With another summer of music on the horizon, Andy Welch tackles the first part of the season, highlighting the best outdoor events in June and July, and issues some handy survival tips too.

It goes without saying festivals are a big business.

Once upon a time, only dyed-in-the-wool music fans ventured to Glastonbury, Reading, Leeds and T In The Park, and there weren't many gatherings to choose from.

It's a very different story in 2012, a time when festivals enjoy a prime focus each summer. For the past 10 years or so, they've occupied a place on the social calendars of people who previously wouldn't have dreamed of camping out in a field, unable to wash for four days at a time with only over-priced beer and food served from a van for company.

That means festivals have had to up their game as well, with many now offering different tiers of camping facilities, showers, phone charging, wi-fi access, child-friendly areas and gourmet food as part of the experience.

However, with such flooding of the market, it was inevitable the bubble would burst. At the festival high point in 2007, there were more than 450 registered gatherings in the UK. With the average ticket price around £150, that obviously wasn't sustainable and several fell by the wayside. Sonisphere and The Big Chill, scheduled to take place in July and early August respectively, are this year's casualties, both citing the knock-on effects of the Olympics as reasons for not selling enough tickets.

Nevertheless, even with the folding and cancellations, there are still in excess of 350 festivals this summer.

So which one to choose? Of course, it all depends on what you want from a festival: small and exclusive with great facilities, the biggest music names in the world and giant scale, or a balance between the two?

:: Download Now in its 10th year, Download is the first big event on the calendar. Taking place between Friday, June 8 and Sunday, June 10 at Donington Park, the home of rock, organisers have managed to put together an incredible bill.

Prodigy, Metallica - performing their seminal 'Black album' in its entirety - and a reformed Black Sabbath are headlining, while Biffy Clyro, Megadeth, Soundgarden, Black Veil Brides, You Me At Six and Slash are among the line-up highlights.

It's a big event, and traditionally among the most friendly festivals out there. Tickets are selling fast, but there are still some remaining. Go to www.downloadfestival.co.uk for more information.

:: Rockness North of the border on Clune Farm, Dores, on Saturday, June 9 and Sunday, June 10 is RockNess, where this year Kasabian, The Chemical Brothers and Paolo Nutini are among the acts performing. As it's on the banks of Loch Lomond, Nessie might also make a special appearance (www.rockness.co.uk).

:: Isle of Wight As Glastonbury is having a year off - Michael Eavis likes to let his farmland recover every four or five years - the Isle of Wight Festival is stepping in to the Somerset event's traditional slot in the third weekend of June.

Main-stage headliners this year are Bruce Springsteen, Pearl Jam and, playing his first major UK show in 20 years, Tom Petty, with Noel Gallagher's High Flying Birds, Elbow, Tinie Tempah, Noah And The Whale, Example, Professor Green, The Charlatans and Lana Del Rey featuring elsewhere over the weekend of Friday, June 22 to Sunday, June 24. Tickets are available from www.isleofwightfestival.com.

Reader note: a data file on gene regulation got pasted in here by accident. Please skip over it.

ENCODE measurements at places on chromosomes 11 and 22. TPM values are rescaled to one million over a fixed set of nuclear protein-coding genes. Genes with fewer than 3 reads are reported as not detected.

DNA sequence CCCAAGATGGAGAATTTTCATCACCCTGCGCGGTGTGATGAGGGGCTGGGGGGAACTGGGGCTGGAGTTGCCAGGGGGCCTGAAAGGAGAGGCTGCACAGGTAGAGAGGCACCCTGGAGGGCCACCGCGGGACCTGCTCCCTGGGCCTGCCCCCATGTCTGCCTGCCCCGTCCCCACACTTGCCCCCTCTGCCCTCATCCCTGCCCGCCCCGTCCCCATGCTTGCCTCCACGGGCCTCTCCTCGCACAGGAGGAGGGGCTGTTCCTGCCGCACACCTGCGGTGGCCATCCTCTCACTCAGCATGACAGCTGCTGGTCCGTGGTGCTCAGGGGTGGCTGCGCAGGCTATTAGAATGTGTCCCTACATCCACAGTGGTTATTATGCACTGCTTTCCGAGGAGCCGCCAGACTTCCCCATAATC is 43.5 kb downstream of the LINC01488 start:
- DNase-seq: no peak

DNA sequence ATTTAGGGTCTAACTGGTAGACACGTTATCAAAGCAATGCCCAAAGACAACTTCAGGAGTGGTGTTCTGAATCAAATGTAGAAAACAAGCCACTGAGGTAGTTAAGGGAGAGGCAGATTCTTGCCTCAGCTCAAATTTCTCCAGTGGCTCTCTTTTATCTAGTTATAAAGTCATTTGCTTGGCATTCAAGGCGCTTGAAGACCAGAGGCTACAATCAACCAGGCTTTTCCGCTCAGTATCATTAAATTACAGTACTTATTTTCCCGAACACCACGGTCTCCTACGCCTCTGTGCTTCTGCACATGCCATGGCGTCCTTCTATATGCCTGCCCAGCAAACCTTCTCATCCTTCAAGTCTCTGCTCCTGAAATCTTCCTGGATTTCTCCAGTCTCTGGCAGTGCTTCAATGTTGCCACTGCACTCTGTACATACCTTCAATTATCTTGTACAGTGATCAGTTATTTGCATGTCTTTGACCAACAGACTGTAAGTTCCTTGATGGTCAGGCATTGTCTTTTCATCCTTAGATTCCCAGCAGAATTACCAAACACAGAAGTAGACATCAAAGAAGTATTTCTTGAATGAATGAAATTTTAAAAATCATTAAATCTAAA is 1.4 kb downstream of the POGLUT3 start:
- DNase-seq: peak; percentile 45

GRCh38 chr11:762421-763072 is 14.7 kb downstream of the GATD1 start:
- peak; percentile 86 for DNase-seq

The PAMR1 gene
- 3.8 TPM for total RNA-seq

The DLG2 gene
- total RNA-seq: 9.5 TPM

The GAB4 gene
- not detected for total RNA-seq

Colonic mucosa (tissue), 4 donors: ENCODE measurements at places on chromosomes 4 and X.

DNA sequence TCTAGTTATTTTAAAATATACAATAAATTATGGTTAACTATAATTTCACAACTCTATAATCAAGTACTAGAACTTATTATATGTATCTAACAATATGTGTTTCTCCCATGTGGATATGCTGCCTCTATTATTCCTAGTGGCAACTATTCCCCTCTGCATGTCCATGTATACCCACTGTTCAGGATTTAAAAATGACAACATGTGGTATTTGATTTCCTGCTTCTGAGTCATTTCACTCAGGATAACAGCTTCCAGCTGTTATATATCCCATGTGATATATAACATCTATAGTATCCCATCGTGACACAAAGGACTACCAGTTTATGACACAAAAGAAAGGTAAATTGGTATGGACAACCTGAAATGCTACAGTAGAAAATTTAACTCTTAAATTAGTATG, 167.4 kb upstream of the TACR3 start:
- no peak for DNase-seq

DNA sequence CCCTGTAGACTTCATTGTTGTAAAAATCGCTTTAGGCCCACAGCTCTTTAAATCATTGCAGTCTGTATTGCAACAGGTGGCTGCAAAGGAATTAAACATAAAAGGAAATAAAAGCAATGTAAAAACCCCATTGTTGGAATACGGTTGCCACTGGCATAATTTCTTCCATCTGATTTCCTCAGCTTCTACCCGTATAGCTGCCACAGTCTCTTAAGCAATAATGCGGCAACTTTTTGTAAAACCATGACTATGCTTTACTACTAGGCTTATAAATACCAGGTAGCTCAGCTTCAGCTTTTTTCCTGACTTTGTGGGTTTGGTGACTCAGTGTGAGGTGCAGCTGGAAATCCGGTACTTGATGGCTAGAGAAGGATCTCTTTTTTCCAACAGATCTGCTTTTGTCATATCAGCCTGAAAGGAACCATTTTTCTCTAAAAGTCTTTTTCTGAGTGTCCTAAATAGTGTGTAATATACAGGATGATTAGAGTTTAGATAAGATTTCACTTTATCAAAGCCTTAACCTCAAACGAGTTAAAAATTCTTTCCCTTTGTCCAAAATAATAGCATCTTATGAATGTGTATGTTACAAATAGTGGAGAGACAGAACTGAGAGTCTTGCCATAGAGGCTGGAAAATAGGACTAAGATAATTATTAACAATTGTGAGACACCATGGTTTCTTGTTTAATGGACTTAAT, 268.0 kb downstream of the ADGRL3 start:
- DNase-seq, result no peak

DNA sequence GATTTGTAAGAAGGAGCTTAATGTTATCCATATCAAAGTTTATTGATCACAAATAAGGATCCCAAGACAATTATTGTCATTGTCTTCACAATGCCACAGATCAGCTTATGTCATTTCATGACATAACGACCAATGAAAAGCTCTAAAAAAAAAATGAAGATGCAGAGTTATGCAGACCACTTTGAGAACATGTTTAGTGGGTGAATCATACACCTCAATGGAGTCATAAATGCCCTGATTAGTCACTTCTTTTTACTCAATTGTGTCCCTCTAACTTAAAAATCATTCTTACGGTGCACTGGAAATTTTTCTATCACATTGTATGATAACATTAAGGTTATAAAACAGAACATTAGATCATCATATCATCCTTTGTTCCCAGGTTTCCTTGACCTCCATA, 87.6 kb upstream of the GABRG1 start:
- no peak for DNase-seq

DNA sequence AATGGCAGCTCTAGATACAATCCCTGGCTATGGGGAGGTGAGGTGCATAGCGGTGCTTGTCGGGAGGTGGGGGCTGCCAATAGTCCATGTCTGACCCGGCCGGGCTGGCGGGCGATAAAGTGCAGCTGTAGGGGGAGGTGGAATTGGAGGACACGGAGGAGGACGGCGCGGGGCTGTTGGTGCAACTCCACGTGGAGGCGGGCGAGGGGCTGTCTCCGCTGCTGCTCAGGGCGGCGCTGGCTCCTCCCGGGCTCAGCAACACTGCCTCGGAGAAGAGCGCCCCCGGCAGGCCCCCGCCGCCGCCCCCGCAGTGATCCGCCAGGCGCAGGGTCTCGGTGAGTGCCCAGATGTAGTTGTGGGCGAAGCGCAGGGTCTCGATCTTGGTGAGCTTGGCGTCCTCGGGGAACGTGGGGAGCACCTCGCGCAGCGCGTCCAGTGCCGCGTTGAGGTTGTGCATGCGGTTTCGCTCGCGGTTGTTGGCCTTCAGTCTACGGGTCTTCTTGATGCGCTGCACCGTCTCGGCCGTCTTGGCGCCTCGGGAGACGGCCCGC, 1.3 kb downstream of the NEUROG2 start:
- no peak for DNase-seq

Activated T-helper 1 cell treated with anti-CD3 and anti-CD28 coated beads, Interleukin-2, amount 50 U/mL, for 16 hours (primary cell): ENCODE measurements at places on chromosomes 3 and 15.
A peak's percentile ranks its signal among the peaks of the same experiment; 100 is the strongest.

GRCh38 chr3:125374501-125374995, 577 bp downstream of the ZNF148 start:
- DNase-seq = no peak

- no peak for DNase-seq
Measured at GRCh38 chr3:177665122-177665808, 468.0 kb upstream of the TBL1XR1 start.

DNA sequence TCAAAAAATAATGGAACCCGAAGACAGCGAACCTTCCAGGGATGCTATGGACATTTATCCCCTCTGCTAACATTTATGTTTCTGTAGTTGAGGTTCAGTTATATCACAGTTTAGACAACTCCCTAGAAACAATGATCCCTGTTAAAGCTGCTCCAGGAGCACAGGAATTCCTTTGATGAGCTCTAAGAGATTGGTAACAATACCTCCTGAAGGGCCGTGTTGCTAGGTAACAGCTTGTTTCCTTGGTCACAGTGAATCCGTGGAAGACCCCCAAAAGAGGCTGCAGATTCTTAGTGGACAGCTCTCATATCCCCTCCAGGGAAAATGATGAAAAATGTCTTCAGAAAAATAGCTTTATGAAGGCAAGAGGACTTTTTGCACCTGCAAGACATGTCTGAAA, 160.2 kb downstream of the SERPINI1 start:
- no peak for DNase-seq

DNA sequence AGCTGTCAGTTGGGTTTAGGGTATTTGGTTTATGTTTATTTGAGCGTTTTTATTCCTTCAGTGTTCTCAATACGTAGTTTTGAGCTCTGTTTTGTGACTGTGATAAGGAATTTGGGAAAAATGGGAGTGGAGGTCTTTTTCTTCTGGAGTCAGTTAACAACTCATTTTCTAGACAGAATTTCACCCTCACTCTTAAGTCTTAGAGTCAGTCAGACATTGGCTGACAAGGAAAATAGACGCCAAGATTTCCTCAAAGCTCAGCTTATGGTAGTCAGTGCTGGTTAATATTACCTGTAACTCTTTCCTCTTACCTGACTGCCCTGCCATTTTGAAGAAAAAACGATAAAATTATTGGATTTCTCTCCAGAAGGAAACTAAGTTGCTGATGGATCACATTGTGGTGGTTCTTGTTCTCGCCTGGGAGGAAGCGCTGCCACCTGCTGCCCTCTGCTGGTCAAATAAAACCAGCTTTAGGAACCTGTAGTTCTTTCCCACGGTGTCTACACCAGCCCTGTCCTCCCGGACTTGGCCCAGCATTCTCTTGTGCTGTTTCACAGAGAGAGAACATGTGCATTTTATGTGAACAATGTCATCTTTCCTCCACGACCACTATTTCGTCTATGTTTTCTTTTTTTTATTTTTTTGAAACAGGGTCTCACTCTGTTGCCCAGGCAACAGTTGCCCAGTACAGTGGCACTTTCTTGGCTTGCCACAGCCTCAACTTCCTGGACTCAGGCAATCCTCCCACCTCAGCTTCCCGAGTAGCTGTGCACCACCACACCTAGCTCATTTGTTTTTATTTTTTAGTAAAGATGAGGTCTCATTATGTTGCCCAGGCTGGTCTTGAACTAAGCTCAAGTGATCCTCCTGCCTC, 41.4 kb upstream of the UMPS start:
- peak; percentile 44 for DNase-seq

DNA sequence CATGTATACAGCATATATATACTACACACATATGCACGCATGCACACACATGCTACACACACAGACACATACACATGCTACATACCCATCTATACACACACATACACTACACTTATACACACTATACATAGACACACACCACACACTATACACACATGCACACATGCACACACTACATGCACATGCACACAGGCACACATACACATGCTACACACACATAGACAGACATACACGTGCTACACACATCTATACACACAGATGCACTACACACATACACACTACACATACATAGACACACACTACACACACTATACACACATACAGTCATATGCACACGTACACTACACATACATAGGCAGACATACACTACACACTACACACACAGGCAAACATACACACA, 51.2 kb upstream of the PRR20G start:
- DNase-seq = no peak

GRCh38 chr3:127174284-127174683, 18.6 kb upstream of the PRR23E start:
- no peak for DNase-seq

:: Blissfields If you're looking for something a little smaller, head to Blissfields in Hampshire during the last weekend of June, where you can see Frank Turner, Gold Panda, Andy Burrows and Man Like Me. Not the biggest names in the world, granted, but all well worth seeing and with organisers boasting the friendliest campsite of the summer, together with four stages of music and comedy, DJs and great food, you're bound to have a great time (www.blissfields.co.uk).

:: T In The Park Moving into July, and it's back up to Scotland again for T In The Park. The Stone Roses' reunion is undoubtedly the biggest story of the summer, and they'll be here headlining the middle Saturday, sandwiched between Snow Patrol on the Friday and Kasabian on the Sunday. Basically, it's going to go off up there, with Florence + The Machine, Noel Gallagher, The Vaccines, Keane, Bombay Bicycle Club, Nicki Minaj, Calvin Harris, New Order and Elbow also on the bill (www.tinthepark.com).

:: Latitude The following week, from Thursday, July 12 to Sunday, July 15, is an altogether more sedate occasion in Suffolk in the shape of Latitude.

Boasting one of the best line-ups of the year, Bon Iver, Elbow and Paul Weller are headlining, ably backed up by Metronomy, Laura Marling, Richard Hawley, Ben Howard, Janelle Monae, Michael Kiwanuka, Rufus Wainwright, The Horrors and Wild Beasts.

Latitude also has a reputation for great comedy, and this year welcomes Jack Dee, Reginald D Hunter, Tim Minchin, Josie Long, Greg Davies and Rich Hall among many others (www.latitudefestival.co.uk).

:: Tramlines If you don't like the countryside, preferring to take your breaks in the city, there are metropolitan festivals to consider, and they don't come more highly recommended than Sheffield's Tramlines.

It begins on July 20, it's free, and this year will feature Roots Manuva, We Are Scientists, Field Music, 65 Days Of Static, Beth Jeans Houghton, The Heartbreaks and Ms Dynamite among many others (www.tramlines.org.uk).

:: WOMAD WOMAD celebrates its 30th anniversary this summer, and organisers have pulled out all the stops to attract artists such as Jimmy Cliff, Hugh Masekela, Ane Brun, Raghu Dixit and Robert Plant, and new band Sensational Shape Shifters, featuring musicians from the UK, the US and Gambia.

The key with WOMAD, however, is not to see acts you've heard of, but let your legs take you where your ears want to go. It takes place from July 26, and tickets can be found at www.womad.org.